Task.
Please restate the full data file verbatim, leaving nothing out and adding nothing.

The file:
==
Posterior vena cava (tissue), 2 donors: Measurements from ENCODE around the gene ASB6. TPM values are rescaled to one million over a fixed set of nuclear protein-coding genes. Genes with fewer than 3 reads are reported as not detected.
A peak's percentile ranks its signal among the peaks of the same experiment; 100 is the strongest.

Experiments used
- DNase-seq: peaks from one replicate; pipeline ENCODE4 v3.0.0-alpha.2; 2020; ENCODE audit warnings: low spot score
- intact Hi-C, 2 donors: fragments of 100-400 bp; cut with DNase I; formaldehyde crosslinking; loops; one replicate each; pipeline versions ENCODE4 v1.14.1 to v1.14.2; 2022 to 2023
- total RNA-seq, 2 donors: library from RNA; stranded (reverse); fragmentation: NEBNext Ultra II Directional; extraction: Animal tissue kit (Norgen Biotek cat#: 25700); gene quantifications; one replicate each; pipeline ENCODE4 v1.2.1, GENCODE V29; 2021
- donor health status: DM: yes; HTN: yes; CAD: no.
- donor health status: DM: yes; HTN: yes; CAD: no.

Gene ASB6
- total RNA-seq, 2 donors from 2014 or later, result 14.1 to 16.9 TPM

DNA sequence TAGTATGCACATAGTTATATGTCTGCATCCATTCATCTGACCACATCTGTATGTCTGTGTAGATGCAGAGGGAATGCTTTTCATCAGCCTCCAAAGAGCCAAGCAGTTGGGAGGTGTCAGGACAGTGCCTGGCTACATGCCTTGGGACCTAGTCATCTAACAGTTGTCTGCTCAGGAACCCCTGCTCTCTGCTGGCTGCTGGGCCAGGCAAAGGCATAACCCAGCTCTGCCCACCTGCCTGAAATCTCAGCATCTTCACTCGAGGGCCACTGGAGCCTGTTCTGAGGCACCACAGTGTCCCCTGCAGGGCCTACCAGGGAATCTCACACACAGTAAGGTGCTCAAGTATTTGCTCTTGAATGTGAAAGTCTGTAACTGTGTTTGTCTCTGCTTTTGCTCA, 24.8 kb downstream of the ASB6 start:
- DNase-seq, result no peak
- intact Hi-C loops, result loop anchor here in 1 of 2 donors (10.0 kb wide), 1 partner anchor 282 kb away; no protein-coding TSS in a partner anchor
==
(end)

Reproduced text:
Posterior vena cava (tissue), 2 donors: Measurements from ENCODE around the gene ASB6. TPM values are rescaled to one million over a fixed set of nuclear protein-coding genes. Genes with fewer than 3 reads are reported as not detected.
A peak's percentile ranks its signal among the peaks of the same experiment; 100 is the strongest.

Experiments used
- DNase-seq: peaks from one replicate; pipeline ENCODE4 v3.0.0-alpha.2; 2020; ENCODE audit warnings: low spot score
- intact Hi-C, 2 donors: fragments of 100-400 bp; cut with DNase I; formaldehyde crosslinking; loops; one replicate each; pipeline versions ENCODE4 v1.14.1 to v1.14.2; 2022 to 2023
- total RNA-seq, 2 donors: library from RNA; stranded (reverse); fragmentation: NEBNext Ultra II Directional; extraction: Animal tissue kit (Norgen Biotek cat#: 25700); gene quantifications; one replicate each; pipeline ENCODE4 v1.2.1, GENCODE V29; 2021
- donor health status: DM: yes; HTN: yes; CAD: no.
- donor health status: DM: yes; HTN: yes; CAD: no.

Gene ASB6
- total RNA-seq, 2 donors from 2014 or later, result 14.1 to 16.9 TPM

DNA sequence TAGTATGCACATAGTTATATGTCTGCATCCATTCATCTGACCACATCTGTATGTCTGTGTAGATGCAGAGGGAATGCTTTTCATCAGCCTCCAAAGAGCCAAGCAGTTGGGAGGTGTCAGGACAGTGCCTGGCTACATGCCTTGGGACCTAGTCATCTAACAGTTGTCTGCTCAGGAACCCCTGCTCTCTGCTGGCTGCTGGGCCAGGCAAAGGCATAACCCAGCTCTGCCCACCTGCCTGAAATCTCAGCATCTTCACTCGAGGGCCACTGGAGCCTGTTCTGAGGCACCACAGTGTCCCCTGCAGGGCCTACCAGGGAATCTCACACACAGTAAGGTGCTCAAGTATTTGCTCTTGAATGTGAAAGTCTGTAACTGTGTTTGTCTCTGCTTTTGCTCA, 24.8 kb downstream of the ASB6 start:
- DNase-seq, result no peak
- intact Hi-C loops, result loop anchor here in 1 of 2 donors (10.0 kb wide), 1 partner anchor 282 kb away; no protein-coding TSS in a partner anchor